8. The key to avoiding crowds is to shop early and mid-week, especially in the summer. Some of the vendors open by 7:00 (Frank's produce, for example) so you can hit those first and then get to the others as they open. I'd love to live close enough to the market to walk there several days a week and would have no trouble putting together great meals from what I find.
  9. One way to have Lamb. Mini Lahm b'ajeen. Lamb, tomatoes, onions and Lebanese spices. Spinach pies. If you need recipes let me know. ← I'm not the OP, but I'd love to have recipes for the Mini lamb b'ajeen and the spinach pies. It all looks delicious!
  10. I like the personal chef idea! As far as a gift basket, you might want to try De Laurenti (in the Pike Place Market). They have one of the best selelctions of specialty items including wonderful cheeses, salumi and a plethora of specialty and ready-to-eat items. They might be able to put togther a high quiality gift basket for you. I don't imagine they deliver, but I'd think you could find a local courier service to deliver.
  11. Great idea for a thread! Here's a quick and easy baked chicken dish: In a large bowl: Chicken thighs: 1 or 2 per person depending on size and appetites *Quartered or halved red potatoes, or whole ones if they're small Some peeled, halved shallots good glug of olive oil A clove or 2 of crushed garlic juice of half a lemon 1 - 2 tsp of Spanish pimenton A pinch of two of a dried herb (oregano or thyme) or chopped fresh salt and pepper to taste Mix and smoosh it all together and turn out on large baking sheet and bake in hot oven (375 - 400 degrees) for 45-minutes to an hour. The pimenton really makes this special. This can also be varied with different veg, such as fennel or parsnips or sweet potatoes. *Note: you want the potatoes large enough to cook about the same time as the thighs.
  12. That's not neurotic, that's just the proper way to eat waffles! ← Of course, you must remember to put a bit of butter in each square as well! ← Not sure how the OP does it, but I employ a very efficient right-to-left, moving-down-the-waffle technique with the syrup pitcher to ensure that all the holes are filled with one application. Life's too short to fill each hole individually.
  13. That's not neurotic, that's just the proper way to eat waffles!
  14. Nice report and pictures, jlo. That beef tongue looks awesome!
  15. Thanks to you both--it was a fun ride with some gorgeous pictures and entertaining prose. Bye, Bye cute little Beppo!
  16. Holy Curds and Whey!!! That Époisses is so bleeping amazing that it deserves another view! I'm also impressed with the poulet au pot. I happen to love stewed chicken and that one looked full of lovely dark meat and flavor. And the stuffing! I'll have to try making this dish one of these days, although I fear it wouldn't be anywhere near as good with our lackluster, pasty chickens here in the US.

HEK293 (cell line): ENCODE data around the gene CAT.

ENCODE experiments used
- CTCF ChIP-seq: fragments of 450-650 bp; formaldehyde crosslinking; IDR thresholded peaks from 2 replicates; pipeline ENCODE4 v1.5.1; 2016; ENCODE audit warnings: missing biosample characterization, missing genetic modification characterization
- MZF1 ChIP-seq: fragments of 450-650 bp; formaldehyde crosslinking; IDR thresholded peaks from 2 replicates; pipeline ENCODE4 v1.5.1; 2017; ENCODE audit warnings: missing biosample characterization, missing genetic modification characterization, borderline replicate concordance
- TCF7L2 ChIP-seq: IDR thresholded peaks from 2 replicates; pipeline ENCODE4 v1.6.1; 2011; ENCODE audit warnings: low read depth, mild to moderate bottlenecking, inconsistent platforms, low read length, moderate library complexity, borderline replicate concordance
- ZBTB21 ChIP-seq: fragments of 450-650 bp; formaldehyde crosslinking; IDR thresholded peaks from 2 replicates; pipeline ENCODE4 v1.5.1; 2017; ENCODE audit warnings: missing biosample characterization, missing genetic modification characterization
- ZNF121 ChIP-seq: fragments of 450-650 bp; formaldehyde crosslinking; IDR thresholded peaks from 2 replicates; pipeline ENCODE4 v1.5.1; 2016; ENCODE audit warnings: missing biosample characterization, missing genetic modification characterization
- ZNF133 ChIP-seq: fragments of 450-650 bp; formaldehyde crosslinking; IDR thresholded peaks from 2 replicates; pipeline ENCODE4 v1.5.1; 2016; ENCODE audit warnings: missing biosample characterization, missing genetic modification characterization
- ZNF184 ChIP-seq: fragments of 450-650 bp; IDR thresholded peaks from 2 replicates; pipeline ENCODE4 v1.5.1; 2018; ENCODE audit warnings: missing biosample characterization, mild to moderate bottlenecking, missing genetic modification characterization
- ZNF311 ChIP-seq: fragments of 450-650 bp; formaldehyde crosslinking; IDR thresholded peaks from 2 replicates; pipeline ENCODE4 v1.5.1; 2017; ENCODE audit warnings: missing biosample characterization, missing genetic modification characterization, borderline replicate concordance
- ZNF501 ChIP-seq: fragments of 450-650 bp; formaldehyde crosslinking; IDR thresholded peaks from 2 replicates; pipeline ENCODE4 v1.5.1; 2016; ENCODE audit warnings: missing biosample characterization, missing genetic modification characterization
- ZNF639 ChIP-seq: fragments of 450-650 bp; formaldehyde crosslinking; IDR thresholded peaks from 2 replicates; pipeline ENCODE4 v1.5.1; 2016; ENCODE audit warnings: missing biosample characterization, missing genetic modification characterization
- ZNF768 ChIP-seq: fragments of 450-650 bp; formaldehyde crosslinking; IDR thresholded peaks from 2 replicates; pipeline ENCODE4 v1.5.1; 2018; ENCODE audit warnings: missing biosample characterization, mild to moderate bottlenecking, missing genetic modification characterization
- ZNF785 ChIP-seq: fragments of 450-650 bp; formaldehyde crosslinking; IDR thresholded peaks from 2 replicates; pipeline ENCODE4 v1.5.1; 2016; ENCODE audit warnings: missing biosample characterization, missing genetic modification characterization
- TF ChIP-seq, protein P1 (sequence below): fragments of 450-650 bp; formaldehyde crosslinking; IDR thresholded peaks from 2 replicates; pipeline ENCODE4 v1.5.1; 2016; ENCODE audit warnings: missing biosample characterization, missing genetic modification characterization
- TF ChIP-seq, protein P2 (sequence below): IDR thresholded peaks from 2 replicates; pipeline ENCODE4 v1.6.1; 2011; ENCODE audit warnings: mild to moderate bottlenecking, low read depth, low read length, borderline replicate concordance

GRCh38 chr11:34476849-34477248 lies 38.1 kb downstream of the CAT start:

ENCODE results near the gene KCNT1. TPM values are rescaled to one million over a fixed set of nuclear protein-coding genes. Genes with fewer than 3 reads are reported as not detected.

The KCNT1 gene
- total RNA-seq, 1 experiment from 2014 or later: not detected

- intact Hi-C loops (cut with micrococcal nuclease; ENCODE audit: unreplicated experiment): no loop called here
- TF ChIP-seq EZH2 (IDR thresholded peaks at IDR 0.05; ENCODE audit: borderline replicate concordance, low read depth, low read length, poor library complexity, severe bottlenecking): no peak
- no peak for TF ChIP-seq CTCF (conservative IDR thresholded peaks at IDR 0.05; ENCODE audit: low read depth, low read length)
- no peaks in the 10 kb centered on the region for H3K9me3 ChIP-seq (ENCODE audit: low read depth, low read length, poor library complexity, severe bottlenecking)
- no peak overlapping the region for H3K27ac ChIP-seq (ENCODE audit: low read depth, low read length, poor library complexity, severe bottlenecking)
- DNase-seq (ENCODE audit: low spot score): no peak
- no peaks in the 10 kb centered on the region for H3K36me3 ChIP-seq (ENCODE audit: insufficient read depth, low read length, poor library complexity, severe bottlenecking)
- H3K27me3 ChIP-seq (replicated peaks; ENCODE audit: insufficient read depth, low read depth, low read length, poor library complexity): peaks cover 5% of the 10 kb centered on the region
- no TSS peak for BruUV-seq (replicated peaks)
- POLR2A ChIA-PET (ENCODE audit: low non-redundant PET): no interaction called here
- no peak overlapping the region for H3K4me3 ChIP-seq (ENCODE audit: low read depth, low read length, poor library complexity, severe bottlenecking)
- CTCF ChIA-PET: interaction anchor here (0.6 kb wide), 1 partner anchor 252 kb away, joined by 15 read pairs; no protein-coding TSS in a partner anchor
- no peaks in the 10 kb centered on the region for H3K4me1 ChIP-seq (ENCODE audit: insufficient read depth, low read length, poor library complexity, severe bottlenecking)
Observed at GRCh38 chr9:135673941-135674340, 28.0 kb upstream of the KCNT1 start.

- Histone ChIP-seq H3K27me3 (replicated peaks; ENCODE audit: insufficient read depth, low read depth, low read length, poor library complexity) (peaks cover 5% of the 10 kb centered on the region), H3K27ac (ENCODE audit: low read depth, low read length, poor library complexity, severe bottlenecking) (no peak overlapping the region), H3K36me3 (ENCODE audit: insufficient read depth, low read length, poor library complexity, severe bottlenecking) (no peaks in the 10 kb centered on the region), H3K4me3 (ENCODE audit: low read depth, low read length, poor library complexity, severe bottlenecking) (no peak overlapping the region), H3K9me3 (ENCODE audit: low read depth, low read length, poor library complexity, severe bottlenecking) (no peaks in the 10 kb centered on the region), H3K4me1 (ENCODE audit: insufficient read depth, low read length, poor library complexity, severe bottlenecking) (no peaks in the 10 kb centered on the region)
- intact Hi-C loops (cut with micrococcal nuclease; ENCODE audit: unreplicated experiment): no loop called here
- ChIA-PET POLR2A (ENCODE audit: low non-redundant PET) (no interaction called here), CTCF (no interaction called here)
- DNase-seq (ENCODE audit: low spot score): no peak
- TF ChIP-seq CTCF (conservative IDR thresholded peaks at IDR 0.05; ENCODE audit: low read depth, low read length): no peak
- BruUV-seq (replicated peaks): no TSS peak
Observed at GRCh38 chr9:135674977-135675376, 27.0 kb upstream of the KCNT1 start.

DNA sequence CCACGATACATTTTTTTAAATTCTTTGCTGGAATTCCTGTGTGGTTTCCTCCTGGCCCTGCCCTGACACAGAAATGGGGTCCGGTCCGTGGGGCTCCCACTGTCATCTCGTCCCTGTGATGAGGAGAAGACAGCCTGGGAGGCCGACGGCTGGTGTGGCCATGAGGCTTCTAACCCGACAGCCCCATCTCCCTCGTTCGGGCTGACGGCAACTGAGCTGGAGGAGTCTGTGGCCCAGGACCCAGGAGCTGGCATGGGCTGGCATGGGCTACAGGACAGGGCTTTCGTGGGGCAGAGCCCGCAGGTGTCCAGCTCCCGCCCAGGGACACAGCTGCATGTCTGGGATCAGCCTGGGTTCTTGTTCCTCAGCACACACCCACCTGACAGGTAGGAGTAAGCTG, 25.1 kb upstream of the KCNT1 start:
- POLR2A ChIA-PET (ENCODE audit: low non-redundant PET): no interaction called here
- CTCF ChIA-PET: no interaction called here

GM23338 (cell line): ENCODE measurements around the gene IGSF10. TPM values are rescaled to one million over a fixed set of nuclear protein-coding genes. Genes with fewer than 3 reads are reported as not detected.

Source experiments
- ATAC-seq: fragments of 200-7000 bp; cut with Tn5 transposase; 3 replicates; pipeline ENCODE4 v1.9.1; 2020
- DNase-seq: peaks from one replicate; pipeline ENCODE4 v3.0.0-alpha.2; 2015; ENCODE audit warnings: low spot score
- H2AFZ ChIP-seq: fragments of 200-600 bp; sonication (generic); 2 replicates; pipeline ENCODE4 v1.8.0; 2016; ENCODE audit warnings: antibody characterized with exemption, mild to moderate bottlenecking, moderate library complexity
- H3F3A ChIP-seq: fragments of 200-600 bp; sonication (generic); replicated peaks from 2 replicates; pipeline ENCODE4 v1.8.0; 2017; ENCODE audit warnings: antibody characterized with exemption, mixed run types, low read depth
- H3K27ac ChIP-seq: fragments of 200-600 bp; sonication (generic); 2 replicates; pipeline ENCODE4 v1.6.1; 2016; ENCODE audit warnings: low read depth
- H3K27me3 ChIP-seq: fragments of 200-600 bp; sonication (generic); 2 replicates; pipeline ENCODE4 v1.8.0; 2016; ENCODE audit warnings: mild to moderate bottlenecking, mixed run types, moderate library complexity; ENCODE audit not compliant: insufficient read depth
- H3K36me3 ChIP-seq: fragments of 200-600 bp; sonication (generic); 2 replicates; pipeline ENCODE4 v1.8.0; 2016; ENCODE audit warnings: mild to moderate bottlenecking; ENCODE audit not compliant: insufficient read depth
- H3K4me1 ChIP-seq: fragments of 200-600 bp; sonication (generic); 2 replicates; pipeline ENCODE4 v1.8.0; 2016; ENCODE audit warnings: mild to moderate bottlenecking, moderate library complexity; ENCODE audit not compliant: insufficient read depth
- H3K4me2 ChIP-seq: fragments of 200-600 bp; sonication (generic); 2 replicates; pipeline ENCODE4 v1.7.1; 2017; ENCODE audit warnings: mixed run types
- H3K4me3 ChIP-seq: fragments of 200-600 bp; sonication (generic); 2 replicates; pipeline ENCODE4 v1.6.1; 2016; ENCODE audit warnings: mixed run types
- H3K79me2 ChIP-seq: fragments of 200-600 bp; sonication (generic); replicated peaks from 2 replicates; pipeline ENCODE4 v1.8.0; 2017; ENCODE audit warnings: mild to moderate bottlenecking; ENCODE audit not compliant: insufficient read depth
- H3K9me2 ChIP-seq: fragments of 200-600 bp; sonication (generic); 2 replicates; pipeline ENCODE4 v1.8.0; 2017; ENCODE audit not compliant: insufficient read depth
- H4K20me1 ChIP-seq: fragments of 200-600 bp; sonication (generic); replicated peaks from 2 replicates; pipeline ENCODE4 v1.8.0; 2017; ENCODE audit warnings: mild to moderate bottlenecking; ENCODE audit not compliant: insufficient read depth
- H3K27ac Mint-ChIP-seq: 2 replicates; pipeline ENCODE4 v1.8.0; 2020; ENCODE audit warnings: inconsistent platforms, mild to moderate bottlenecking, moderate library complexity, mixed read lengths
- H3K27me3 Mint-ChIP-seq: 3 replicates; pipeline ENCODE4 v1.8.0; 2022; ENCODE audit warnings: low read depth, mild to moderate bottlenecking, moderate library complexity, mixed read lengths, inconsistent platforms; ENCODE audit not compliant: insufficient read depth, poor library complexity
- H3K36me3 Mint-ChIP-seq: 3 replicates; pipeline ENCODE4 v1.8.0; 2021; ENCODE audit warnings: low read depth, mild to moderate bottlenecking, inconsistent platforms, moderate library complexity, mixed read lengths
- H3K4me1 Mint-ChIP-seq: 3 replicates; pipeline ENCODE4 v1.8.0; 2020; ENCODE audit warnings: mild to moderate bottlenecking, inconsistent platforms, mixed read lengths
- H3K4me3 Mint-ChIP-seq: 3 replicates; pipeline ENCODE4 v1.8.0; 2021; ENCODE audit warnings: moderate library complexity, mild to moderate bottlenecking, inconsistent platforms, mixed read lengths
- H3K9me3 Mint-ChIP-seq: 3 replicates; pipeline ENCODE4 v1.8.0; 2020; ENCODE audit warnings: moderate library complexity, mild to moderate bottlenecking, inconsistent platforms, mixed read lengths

17. Wow! Abra, Chufi and bleudauvergne all in the same kitchen! Can't wait to read the rest.
  18. I think there's some truth to this. My mother and grandmother used to cook pork shoulder steaks often, because they were really cheap. We called them "pork chops". She usually braised them with some type of liquid or gravy for about an hour and they were quite tasty in a falling off the bone way. As an adult, the first time I tried this method with actual pork chops, I was in for an unpleasant surprise, as the more expensive cut just didn't have the marbling to stand up to this style of cooking and ended up mealy and dry. I still love the old method for shoulder steaks, but if I'm buying rib or center cut chops, which are still much more expensive, a good brine and a quick sear are all that's needed.
  19. This is a lovely and fascinating blog. Thank you so much!
  20. Anyone know where in Seattle I can buy food-grade cal, also called slaked lime. The chemical name is Calcium hydroxide. I'm using it for pickle making, but it's also the same thing that's used to nixtamalize corn in Mexican and Southwestern cooking. I tried a pharmacy (as suggested in my book "The Joy of Pickling") and they just looked at me like I was from Pluto. I found it online at gourmetsleuth.com, but would like to buy it locally, as my watermelon rinds need pickling now.
  21. Another version which was lunch today: First, made a small caprese salad w/ 1/2 a very ripe heirloom tomato, a few slices of real buffalo mozzarela, some flaked salt and fresh ground pepper, chiffonade of basil and a drizzle of EVOO and balsamic. Let sit for a couple of minutes. Next, cut off section of generously sized, not too crunchy, baguette and warmed it in toaster oven. Assembly: Spread one side of baguette w/ Best Foods mayo. Put tomotoes on mayo side, followed by mozzarella and basil. Drizzled juices over other side of baguette and closed it up. Ate, leaning far over plate, with several paper towels as the whole thing squooshed to pieces and had to be reassembled--but darn it was good!
  22. SeaGal

    Tuna confit for me

    Your idea sounds simple and lovely. If you wanted to get more involved, you could also make a mini salad nicoise, using a few steamed green beans and little new potatoes, cherry tomatoes and some oil-cured or nicoise olives drizzled with a bit of the olive oil (or some of the oil it was poached in?) and some red-wine or champagne vinegar.